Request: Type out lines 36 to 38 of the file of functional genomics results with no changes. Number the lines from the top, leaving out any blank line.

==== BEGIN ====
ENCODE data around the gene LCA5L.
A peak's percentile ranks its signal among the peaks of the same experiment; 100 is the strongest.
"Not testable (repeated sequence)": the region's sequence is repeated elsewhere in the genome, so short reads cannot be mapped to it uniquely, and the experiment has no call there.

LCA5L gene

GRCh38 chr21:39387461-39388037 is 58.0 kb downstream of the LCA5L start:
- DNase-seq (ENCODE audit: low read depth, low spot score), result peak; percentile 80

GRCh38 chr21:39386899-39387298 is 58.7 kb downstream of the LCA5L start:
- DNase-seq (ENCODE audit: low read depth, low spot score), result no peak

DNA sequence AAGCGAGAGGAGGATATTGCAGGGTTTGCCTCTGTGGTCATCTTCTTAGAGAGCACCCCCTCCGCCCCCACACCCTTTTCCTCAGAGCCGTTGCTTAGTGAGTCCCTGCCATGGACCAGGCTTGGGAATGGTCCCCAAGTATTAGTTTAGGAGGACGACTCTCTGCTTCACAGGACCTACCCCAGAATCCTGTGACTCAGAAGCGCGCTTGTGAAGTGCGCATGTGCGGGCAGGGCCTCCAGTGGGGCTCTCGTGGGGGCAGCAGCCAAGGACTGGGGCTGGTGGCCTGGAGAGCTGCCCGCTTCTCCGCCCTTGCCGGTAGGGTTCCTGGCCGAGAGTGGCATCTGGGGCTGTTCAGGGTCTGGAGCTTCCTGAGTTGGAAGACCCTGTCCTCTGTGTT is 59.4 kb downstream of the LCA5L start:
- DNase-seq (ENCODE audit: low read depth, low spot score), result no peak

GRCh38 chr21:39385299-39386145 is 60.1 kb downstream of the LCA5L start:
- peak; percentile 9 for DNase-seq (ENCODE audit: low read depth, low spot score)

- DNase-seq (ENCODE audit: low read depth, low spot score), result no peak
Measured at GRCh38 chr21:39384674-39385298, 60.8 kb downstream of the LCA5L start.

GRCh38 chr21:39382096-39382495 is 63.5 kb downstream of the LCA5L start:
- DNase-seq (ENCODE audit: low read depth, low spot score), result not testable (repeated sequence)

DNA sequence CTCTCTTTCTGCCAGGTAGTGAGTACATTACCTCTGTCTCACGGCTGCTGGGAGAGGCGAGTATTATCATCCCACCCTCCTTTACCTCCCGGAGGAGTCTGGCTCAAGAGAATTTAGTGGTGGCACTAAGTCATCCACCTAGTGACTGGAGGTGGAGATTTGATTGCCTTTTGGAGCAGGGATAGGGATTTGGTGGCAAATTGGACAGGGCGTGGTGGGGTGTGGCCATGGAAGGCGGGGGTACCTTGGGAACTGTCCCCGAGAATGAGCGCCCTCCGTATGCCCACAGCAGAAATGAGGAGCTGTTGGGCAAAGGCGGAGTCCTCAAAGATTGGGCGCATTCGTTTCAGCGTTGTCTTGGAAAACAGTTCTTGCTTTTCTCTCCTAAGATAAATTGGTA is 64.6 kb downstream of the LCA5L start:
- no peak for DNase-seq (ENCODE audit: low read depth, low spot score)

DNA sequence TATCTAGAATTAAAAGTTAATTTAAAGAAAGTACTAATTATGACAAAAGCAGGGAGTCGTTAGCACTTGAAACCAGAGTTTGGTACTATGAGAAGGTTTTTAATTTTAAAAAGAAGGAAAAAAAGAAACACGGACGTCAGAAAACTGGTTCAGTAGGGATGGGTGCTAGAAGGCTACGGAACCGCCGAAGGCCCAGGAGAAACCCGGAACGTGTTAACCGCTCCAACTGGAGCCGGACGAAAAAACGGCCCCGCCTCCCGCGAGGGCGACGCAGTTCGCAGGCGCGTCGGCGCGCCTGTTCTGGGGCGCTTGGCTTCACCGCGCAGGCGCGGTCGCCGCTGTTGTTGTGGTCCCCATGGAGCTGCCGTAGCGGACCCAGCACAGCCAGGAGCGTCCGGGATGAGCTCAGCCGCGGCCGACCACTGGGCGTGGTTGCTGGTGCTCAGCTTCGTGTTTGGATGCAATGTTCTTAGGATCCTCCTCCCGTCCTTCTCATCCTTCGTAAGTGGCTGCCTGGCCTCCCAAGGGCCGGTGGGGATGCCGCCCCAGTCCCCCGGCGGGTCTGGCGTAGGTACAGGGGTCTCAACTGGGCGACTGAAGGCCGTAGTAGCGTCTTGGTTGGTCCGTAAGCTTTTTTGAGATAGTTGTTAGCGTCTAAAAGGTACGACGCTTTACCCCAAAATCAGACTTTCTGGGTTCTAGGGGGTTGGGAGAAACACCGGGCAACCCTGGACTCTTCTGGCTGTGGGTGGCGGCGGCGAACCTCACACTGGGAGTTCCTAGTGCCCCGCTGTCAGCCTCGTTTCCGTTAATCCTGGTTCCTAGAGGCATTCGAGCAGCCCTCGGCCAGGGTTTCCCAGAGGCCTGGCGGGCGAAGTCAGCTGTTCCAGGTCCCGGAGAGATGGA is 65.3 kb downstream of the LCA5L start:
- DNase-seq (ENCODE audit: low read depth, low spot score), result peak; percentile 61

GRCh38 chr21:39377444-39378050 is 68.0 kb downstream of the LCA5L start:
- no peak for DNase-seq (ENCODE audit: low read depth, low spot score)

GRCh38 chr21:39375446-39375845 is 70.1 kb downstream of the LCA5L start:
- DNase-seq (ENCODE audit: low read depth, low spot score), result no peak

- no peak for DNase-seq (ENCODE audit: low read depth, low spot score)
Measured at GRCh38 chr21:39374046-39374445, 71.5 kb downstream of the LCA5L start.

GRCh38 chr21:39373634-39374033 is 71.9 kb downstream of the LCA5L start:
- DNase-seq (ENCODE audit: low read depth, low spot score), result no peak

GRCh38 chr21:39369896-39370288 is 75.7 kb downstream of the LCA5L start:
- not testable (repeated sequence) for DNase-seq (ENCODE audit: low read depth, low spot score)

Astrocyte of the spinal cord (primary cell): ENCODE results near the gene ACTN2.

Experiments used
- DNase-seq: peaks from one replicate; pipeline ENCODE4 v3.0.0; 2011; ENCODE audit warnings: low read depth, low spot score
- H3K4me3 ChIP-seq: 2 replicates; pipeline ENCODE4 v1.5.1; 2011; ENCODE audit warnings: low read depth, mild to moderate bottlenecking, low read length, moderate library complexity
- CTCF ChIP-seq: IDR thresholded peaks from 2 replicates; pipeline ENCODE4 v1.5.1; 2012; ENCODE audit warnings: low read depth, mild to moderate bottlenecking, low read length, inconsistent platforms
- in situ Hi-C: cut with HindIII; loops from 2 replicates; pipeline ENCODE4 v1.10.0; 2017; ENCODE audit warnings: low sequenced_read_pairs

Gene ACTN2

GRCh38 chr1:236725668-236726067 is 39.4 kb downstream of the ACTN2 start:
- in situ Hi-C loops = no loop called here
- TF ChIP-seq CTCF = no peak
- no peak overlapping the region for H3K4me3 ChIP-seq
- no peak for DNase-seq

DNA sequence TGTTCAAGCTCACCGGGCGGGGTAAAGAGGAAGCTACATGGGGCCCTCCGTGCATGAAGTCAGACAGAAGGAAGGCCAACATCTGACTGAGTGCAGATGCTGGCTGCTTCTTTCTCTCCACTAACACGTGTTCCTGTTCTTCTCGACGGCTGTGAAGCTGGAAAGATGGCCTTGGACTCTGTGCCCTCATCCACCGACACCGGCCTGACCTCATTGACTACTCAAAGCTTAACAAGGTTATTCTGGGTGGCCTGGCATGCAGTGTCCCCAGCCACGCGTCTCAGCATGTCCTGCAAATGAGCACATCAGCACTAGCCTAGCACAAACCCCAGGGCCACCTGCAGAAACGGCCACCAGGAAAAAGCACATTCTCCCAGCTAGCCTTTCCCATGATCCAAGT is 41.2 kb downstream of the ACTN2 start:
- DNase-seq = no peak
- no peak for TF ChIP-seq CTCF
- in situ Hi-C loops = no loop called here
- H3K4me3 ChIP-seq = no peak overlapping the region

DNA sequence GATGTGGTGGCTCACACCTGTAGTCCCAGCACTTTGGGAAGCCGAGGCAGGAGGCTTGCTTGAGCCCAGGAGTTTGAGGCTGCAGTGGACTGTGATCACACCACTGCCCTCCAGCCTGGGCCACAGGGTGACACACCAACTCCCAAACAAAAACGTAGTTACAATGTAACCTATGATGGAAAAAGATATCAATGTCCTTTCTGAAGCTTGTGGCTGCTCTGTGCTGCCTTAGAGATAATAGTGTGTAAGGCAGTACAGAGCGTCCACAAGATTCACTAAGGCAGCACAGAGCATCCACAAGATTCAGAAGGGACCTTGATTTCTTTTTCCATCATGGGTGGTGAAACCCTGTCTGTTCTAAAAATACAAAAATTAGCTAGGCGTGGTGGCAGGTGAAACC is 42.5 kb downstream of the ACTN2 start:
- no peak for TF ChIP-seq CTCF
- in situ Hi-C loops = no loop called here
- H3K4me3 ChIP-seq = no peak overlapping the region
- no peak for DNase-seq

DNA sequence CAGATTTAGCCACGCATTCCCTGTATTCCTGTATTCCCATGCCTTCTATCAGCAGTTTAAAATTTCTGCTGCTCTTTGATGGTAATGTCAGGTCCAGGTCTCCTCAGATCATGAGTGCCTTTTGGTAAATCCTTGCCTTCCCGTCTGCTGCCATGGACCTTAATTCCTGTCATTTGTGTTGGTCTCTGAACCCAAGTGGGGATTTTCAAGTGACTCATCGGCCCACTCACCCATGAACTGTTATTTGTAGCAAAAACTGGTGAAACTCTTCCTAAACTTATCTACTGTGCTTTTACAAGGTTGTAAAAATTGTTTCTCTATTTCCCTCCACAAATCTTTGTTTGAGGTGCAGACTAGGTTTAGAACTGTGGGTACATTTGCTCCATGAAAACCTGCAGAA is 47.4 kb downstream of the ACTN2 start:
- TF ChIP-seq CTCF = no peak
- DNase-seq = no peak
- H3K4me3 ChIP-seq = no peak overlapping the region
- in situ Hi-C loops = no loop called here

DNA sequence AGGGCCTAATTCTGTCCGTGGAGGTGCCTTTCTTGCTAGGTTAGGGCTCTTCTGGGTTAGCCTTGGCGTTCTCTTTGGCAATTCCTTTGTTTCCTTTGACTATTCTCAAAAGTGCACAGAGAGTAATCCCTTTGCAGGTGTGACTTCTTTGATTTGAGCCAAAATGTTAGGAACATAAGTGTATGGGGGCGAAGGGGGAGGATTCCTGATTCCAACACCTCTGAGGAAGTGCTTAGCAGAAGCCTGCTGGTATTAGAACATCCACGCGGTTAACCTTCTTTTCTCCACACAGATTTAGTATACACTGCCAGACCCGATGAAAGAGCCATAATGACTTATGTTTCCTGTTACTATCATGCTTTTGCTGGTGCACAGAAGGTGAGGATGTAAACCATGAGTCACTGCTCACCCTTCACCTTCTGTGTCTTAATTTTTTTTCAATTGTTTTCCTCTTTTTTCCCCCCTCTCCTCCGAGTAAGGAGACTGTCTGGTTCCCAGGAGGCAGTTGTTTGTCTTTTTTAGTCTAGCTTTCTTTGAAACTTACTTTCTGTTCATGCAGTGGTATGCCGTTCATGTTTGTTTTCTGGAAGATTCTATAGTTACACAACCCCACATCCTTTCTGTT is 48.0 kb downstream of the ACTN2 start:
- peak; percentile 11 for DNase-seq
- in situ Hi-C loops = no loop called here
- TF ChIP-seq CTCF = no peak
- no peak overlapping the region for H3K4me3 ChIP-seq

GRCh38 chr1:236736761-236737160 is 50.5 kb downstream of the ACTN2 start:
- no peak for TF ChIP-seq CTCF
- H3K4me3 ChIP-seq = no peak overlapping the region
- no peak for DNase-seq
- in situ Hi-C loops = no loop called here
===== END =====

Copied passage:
- in situ Hi-C: cut with HindIII; loops from 2 replicates; pipeline ENCODE4 v1.10.0; 2017; ENCODE audit warnings: low sequenced_read_pairs

Gene ACTN2

GRCh38 chr1:236725668-236726067 is 39.4 kb downstream of the ACTN2 start: